Tuesday, July 14, 2009

So.. what exactly is a slum anyway?

I can't believe I have already been in India for a month and a half! I have been avoiding the blogosphere mainly because finding the words to describe what i have been doing and the things that i am learning is incredibly difficult - maybe not even for the reasons you would expect. As with most travel, I am learning the most about myself.

For the past 6 weeks i have been working with HMS, a UC Berkeley student run organization, that works on health and sanitation in the slum communities of Mumbai. While i have been in slums in other developing countries, I have never really known how to define a slum. A lot of my time here is spent reflecting on my surroundings and the realities of poverty, foreign aid, and everyday life in Mumbai "slums".

So, i will finally begin trying to relay my experience by trying to answer the question i am asked most often: "So what exactly is a slum anyway?"...

The United Nations agency, UN-Habitat, defines a "slum" as a run-down area of a city characterized by substandard housing and squalor and lacking in tenure security. In the past, the term "slum" has been used to refer to housing areas that were once respectable but have sinse deteriorated as their original dwellers move on to newer and better parts of the city. Today we use the term slum to also include informal settlements found in cities in the developing world.

According to the UN, one billion people worldwide live in slums and the number is expected to grow to 2 billion by 2030. The Indian government has announced that the number of people living in slums in India now exceeds the entire population of Britain!

As expected, people living in slum communities are generally very poor and often socially disadvantaged. Depending on the individual slum, the buildings vary from simple shacks/ shanties to permanent well-maintained structures. In densely populated areas like Mumbai, many slums growing vertically to include three or four story buildings, housing many families. Most slums lack clean water, electricity, sanitation and other basic services.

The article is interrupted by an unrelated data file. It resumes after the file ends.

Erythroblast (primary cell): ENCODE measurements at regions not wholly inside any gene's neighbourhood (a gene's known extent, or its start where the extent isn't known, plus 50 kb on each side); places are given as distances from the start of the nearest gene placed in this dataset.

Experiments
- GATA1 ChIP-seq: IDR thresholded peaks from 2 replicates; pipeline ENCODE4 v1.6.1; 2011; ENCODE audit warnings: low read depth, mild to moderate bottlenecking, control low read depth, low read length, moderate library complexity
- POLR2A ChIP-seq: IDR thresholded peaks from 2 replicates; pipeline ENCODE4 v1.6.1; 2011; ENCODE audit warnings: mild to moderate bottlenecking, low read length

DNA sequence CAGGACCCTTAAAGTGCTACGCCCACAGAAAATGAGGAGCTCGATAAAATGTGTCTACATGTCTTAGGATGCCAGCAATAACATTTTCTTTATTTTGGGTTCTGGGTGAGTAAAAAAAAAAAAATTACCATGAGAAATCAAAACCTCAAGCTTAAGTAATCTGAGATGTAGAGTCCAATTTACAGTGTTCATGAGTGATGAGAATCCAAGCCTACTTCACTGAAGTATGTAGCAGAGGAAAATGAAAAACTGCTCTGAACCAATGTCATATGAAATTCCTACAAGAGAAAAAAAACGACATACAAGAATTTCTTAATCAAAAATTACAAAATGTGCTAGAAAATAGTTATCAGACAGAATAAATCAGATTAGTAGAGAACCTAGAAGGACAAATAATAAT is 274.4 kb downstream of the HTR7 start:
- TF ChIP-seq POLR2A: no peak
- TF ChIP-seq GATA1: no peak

This summer, we have seen that slum politics are both intricate and complicated. Characterizing a housing areas as a "slum" often has harsh consequences for its inhabitants. Recently the UN-Habitat and the World Bank have been criticized for their 'Cities without Slums' campaign because it has led directly to a massive increase in forced evictions. In fact, many people have said that the recent fire in Behrampada, a slum that HMS has worked in since 2004, was started intentionally. one man i met from the British consulate told me "Well you know as well as i do that is valuable land". The deep, complex social structure of slums is also complicated and often difficult for outsiders to understand.

Currently, the education team is working mainly in the Dharavi slum, which is often cited as "the largest slum in Asia" with over 1 million residents. It has also become more well known because parts of Slumdog millionaire were filmed in Dharavi. Dharavi provides a cheap, but illegal, housing where rents in 2006, were as low as 4 US dollars per month. Until this trip i have not thought too much about slum economics, but i have learned that Dharavi exports a number of goods around the world.

The population of Dharavi is predominantly Muslim, including migrants from Gujarat who have established a potters' colony and tanners from Tamil Nadu who have set up a large leather tanning industry. Other artisans from Uttar Pradesh region (where i spent time last summer) started the ready-made garments trade. The total turnover is estimated to be between 500 million US dollars and over 650 million US dollars per year!!

This summer, we are piloting a handwashing education program in Dharavi schools which we hope will ultimately become self sustaining. I hope to write more about the program and my experiences soon. It's definitely been a roller coaster of a ride with high highs and low lows, but i am trying to appreciate every second of it. Thank you for your messages and emails - it is always great to hear from home.

BBC - Dhaaravi "Life in a Slum"

Love from India


Valerie said...

hi! your blog came up on a google alerts i have on slums. i wrote my dissertation on indian slums, and i have long grappled with the question of what defines a slum? i look forward to more of your posts about your experiences there and thoughts on what makes a slum a slum.

Anonymous said...

Hi Annemieke, how are you? Your posts are always wonderfully written and leave me with vivid images and emotions as if I there in these places myself. Will you be making your way back to this side of the pond eventually? Let me know how you're doing,